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Many Ways to Address a “System Under Stress”

September 25, 2013Patrick NunnallyRiversComments Off on Many Ways to Address a “System Under Stress”

I’ve made the case before that the Mississippi River is a “system under stress,” albeit perhaps not in those precise terms.  I remain convinced that two critically important lenses that we must develop for understanding the river, even those of us who think about it all the time, are as a “system” and a system that is under myriad complex, pervasive, and structural stresses.  We’ll return to these themes, but not in this post.

Instead, in this post, I want to take up briefly the idea that recognizing the Mississippi River as a system under stress entails an additional recognition: strategies to alleviate that stress, to “solve the problems of the Mississippi” won’t happen through just tinkering with existing laws and/or doing new science.  Better laws, or enforcement of existing regulations, and more science are necessary, but not sufficient to address the pervasive, ongoing nature of the stresses the river system faces.

We also have to capture the engagement of the public, at the deepest level we can reach, so that it would be unthinkable not to be concerned with the future of the Mississippi River as a system.  To paraphrase the poet Gary Snyder, the work of the poet is to align the symbols and mythic narratives of our culture so that it is practically impossible not to be moved to make the necessary changes that face us.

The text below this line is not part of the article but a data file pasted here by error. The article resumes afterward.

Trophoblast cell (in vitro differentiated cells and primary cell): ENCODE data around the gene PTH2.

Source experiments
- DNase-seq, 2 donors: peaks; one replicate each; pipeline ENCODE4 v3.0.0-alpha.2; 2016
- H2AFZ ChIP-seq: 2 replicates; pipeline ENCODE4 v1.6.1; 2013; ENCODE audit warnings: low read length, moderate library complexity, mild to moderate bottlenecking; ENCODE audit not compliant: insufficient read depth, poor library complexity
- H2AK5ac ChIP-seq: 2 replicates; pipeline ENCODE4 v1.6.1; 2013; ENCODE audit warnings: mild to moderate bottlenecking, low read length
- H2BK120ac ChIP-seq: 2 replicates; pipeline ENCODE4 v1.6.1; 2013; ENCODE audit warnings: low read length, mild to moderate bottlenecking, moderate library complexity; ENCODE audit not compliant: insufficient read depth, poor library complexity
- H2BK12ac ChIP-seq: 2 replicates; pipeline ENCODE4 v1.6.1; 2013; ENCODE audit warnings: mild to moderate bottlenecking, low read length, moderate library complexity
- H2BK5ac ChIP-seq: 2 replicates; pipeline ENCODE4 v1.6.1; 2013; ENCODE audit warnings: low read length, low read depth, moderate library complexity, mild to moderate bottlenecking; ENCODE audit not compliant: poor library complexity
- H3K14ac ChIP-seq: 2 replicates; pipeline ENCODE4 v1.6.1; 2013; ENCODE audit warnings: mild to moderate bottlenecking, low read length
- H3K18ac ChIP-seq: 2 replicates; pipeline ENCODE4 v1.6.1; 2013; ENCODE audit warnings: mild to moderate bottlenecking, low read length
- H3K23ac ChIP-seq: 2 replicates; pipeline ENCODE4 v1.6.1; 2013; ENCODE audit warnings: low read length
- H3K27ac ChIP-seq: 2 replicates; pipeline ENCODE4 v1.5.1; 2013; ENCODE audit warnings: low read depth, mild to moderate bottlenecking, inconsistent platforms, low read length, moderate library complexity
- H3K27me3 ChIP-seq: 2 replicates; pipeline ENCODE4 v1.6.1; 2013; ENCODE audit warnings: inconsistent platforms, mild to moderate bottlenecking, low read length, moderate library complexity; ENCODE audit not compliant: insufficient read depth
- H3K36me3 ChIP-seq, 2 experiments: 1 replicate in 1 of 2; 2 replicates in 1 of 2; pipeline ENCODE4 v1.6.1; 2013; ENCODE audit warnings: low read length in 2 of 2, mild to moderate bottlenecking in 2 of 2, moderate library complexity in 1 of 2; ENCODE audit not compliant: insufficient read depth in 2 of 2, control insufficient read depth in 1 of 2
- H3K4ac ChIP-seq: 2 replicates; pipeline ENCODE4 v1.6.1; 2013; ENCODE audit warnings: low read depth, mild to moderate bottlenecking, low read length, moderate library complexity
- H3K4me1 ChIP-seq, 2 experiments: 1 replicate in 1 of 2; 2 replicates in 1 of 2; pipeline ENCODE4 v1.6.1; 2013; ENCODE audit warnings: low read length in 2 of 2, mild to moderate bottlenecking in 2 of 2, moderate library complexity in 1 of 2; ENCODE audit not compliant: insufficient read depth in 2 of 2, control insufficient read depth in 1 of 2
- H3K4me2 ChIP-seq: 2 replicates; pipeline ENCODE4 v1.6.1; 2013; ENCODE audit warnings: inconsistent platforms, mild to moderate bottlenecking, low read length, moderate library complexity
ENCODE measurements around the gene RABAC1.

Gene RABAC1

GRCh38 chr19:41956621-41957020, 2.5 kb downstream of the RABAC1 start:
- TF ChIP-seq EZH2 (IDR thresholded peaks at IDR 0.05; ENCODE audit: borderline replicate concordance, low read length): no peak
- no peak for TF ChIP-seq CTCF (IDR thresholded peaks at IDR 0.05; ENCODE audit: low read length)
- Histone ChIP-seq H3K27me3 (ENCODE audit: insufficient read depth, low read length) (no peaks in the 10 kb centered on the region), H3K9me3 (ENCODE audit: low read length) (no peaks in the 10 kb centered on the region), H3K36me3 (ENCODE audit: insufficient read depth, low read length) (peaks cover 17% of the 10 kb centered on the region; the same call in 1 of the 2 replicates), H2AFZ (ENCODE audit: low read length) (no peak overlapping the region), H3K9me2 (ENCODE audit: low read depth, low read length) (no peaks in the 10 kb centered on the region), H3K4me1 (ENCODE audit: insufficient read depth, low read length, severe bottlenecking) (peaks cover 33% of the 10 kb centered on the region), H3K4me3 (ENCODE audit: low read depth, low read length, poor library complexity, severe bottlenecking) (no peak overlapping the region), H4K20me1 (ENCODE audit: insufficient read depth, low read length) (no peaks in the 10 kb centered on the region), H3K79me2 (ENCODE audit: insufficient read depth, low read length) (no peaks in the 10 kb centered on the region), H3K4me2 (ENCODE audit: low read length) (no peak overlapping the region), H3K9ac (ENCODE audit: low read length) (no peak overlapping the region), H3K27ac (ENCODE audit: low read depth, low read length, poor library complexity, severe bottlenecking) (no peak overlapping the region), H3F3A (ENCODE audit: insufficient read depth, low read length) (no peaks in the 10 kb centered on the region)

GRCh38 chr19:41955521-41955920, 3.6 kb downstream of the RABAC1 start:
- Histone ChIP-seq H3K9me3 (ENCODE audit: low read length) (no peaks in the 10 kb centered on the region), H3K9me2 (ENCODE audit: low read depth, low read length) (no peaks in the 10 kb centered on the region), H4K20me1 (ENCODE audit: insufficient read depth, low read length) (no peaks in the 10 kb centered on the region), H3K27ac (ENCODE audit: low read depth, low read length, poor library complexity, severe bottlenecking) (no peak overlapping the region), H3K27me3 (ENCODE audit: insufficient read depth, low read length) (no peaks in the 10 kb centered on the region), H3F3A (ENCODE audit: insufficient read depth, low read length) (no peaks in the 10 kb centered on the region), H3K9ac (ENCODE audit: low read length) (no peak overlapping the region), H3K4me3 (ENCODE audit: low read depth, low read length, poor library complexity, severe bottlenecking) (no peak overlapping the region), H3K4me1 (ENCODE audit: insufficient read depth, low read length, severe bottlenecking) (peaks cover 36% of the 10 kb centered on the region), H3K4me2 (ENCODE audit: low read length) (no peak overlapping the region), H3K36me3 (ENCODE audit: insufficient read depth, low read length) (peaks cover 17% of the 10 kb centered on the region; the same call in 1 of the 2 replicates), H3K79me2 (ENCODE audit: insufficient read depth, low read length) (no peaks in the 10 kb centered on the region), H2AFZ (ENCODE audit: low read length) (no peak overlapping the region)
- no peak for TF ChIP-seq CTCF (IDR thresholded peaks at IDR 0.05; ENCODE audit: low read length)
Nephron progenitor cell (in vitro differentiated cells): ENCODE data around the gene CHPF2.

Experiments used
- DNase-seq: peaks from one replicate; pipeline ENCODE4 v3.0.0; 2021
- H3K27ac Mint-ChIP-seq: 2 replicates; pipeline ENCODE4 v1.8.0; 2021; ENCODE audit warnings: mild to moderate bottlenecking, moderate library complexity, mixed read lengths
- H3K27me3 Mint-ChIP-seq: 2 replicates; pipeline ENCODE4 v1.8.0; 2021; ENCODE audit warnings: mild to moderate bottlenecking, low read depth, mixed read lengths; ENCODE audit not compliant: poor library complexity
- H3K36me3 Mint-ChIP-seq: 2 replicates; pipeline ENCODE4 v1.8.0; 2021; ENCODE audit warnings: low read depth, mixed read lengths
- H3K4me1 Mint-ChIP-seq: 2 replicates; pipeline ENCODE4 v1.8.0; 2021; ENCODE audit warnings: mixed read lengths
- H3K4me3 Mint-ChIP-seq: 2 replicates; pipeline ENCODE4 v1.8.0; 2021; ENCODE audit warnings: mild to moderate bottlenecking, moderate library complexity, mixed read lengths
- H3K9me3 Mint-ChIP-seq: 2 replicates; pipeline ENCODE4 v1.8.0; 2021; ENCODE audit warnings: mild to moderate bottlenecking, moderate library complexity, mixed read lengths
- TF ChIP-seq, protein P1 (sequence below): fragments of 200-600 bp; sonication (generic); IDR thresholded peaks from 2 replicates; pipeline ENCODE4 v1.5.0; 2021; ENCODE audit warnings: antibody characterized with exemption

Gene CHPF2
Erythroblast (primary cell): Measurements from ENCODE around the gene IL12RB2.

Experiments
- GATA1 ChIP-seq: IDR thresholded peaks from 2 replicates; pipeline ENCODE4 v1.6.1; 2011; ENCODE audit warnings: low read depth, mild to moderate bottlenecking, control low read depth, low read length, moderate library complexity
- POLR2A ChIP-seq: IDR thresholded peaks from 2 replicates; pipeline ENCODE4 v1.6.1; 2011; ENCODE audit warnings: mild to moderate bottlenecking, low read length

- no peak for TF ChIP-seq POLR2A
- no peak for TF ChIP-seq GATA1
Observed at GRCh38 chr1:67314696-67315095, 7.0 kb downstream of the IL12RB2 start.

Which brings me to a body of work that I want to commend to everyone’s attention.  “Mohona: Estuaries of Desire” is the most recent work produced by the Ananya Dance Theater under the artistic direction of U of M faculty member Ananya Chatterjea.  “Mohona” addresses the roles of water in the lives of ordinary women.  As such it speaks to what is widely understood as the “world water crisis”: the fact that some 1 billion of the planet’s people lack ready access to fresh water and that the procurement of that water falls disproportionately on women, affecting the lives of those women in ways that are central to their futures.

The world water crisis is a little too big for River Life to tackle.  Our geographical circumstance on the Mississippi River and deep commitment to a “place based” orientation to our education, research, and programs connects us deeply to the Mississippi, its watershed, and its problems.  Nevertheless, events such as “Mohona” and other deeply felt cultural representations of the importance and immediacy of water as a central focus of peoples’ lives informs us, and reminds us that the stakes are very high in resolving the stresses that face the Big River.


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